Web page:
After more than a decade spent fighting Islamic insurgents in Iraq and Afghanistan, the United States Army is scrambling to relearn Cold War-era skills to confront potential threats from Russia here in Eastern Europe, territory formerly defended by the Soviet Army.
The adjustments to the new threats are wide ranging. Hundreds of desert-tan battle tanks and armored fighting vehicles must be repainted dark green to blend into European terrain. Soldiers accustomed to operating from large, secure bases in Iraq and Afghanistan must now practice using camouflage netting to disguise their positions and dispersing into smaller groups to avoid sophisticated surveillance drones that could direct rocket or missile attacks against personnel or command posts.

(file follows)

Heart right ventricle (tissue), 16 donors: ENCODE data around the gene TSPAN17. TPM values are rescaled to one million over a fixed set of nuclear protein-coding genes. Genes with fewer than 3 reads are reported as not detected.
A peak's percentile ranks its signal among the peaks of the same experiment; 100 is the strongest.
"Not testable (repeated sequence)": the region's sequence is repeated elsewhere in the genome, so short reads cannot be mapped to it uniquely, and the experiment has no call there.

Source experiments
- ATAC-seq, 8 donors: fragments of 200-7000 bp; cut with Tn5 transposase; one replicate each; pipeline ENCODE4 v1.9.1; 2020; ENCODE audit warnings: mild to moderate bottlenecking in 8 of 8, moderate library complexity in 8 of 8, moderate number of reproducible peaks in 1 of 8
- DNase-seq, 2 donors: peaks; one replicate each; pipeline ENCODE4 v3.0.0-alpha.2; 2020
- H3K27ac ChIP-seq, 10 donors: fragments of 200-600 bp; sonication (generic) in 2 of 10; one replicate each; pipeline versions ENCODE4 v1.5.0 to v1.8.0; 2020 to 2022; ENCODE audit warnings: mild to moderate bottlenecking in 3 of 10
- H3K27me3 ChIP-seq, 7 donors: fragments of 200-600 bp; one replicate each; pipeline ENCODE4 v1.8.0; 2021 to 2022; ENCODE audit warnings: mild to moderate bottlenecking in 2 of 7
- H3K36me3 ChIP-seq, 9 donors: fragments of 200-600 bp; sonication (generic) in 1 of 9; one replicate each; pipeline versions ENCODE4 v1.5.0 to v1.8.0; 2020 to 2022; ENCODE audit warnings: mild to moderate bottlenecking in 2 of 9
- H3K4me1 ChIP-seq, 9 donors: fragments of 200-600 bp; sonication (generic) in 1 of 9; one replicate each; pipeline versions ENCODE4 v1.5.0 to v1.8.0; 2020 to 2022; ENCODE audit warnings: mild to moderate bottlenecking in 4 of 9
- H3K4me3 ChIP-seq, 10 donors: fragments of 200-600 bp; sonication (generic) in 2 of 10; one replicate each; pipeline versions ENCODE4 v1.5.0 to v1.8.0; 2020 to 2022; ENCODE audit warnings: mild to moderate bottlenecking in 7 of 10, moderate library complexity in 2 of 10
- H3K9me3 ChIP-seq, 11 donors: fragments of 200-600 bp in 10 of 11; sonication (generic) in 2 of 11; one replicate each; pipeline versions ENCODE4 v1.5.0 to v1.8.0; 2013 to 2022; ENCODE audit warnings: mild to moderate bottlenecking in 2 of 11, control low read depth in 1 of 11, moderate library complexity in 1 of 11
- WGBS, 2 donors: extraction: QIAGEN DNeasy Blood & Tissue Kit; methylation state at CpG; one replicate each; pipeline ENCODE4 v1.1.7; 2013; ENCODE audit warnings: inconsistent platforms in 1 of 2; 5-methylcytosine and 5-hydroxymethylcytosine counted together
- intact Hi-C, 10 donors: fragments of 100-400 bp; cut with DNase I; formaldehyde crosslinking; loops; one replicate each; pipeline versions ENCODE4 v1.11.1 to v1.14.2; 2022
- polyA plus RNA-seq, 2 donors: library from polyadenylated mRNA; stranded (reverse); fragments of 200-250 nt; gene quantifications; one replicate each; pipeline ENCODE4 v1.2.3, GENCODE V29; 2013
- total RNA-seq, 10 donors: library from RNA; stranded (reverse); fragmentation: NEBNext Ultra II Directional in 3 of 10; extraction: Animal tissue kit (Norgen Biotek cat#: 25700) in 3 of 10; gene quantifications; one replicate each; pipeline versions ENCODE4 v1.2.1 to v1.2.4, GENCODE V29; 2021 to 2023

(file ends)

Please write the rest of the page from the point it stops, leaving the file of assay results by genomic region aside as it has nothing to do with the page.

American troops no longer have unfettered right of way in the air or priority access on the ground, as they did across Iraqi river valleys and Afghan mountain ranges.
Sunday, August 6, 2017
"an American Army supply convoy rushing ammunition from Germany to Romania was held up at the Austrian border until the next Monday by restrictions on military convoys during busy summer vacation travel periods"